TOKYO (Reuters) - Japan’s financial regulator is running stress tests to see if too much cash in the system is stifling smaller banks’ ability to earn, unlike regulatory tests elsewhere that have been designed to see whether lenders had enough capital to cope with financial shocks.
Two people with direct knowledge of the process said the Financial Services Agency (FSA) had initiated the tests on concerns that with 10-year Japanese government bond yields near a record low around 0.3 percent, regional lenders in particular could be at risk as the gap between what they pay for deposits and what they collect on loans and bond holdings shrinks.
The FSA told Reuters: “As a general matter it is important for financial institutions to have the ability to respond to changes in the operating environment, including changes in interest rates. That applies beyond regional banks. We cannot comment on any specific or individual matters beyond that.”
The action highlights one of the unintended risks of Prime Minister Shinzo Abe’s program to end decades of deflation with the support of the Bank of Japan (BOJ), which by injecting monetary stimulus into the economy is helping to keep interest rates at rock bottom.
Critics say policymakers in Europe should be considering such risks, too.
The European Central Bank completed a review of the resilience of euro zone banks in October and came under fire for not including a deflationary scenario in its stress test hypotheses, even though inflation and bond yields in much of the region are hovering barely above zero.
ECB Vice President Vitor Constancio defended the omission by arguing that a “deflation (scenario) is not there because indeed we don’t consider that deflation is going to happen”.
It was not immediately clear what scenario or assumptions the FSA was using in its assessment of the risk to regional and smaller banks, nor how the agency would follow up with lenders that appeared to be at particular risk from a period of persistently low, long-term interest rates.
Japan’s more than 100 regional banks account for around 40 percent of the country’s $4.6 trillion in outstanding loans, but overall loan demand has shrunk 10 percent over the last 20 years.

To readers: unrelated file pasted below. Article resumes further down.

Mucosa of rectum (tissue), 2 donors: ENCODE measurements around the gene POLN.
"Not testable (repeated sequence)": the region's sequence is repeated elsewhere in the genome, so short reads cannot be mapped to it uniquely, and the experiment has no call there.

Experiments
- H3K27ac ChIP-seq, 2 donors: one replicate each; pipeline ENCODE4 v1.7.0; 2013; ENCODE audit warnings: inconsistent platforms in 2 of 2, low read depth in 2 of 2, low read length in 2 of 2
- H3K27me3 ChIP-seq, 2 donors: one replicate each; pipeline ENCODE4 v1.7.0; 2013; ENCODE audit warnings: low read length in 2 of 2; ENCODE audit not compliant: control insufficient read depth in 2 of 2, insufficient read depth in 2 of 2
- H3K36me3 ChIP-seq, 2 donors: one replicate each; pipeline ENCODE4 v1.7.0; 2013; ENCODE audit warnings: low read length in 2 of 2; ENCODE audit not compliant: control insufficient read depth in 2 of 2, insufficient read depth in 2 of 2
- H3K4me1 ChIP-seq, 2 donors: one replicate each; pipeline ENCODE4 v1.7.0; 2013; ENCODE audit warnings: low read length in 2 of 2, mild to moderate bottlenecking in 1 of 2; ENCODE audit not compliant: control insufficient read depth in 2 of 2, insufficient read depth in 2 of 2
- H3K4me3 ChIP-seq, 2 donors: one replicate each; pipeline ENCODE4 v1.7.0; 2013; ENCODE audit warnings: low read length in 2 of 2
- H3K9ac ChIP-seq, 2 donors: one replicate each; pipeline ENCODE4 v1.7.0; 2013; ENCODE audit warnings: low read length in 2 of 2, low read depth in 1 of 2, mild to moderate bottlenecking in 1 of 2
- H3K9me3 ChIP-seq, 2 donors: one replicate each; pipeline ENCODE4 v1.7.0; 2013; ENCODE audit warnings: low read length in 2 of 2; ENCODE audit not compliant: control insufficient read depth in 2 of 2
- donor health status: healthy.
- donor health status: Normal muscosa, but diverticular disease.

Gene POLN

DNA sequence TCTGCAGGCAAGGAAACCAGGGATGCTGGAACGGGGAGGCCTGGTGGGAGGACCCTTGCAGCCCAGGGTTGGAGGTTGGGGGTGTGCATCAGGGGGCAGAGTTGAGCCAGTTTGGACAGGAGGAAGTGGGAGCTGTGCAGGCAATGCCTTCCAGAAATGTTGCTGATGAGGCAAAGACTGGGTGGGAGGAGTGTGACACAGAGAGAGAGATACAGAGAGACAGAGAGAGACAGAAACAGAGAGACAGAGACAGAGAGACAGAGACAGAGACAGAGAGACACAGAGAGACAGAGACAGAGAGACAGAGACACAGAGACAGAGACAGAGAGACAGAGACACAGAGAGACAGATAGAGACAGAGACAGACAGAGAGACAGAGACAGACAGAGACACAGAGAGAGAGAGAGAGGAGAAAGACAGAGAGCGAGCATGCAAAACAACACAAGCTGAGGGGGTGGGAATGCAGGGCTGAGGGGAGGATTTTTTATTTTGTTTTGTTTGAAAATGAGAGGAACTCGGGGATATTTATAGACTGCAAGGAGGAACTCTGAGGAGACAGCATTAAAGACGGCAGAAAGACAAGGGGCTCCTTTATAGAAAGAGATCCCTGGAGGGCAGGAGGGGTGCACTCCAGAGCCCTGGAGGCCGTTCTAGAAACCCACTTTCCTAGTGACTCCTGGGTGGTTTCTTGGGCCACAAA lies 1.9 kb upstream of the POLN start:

Such banks, which typically serve smaller businesses, have seen lending fall as Japan’s population ages, and many have cut the interest rates they charge to win business.
For over a year, the FSA has been urging regional banks to consolidate or seek customers abroad.
Japan’s second-largest regional lender, Bank of Yokohama 8332.T, said last month that it was considering a merger with Tokyo-based Higashi-Nippon Bank Ltd 8536.T in a potential deal that analysts said could spur consolidation.
Regional banks’ lending rates have come under pressure from the BOJ’s program of quantitative easing, which began in early 2013. Average lending rates from 64 regional banks have fallen over that period from about 1.5 percent to about 1.2 percent, according to BOJ data.
At the same time, average loan rates for the group of smaller institutions known as the secondary regional banks have fallen from about 1.7 percent to about 1.5 percent.
As a group, profits from core lending by the regional banks dropped 1.7 percent in the most recent quarter from the same period a year earlier and by 3.7 percent for the secondary regional banks, according to data from the BOJ.
The FSA has had little response so far to its call for more consolidation among smaller banks, but more have followed calls by officials to seek opportunities offshore.
Earlier this month, 10 regional banks, including Joyo Bank Ltd 8333.T, joined a syndicate of lenders providing a $375 million loan to Bunge Ltd, a major trader of commodities based in the United States.
Reporting Sumio Ito and Takahiko Wada; Writing by By Kevin Krolicki; Editing by Will Waterman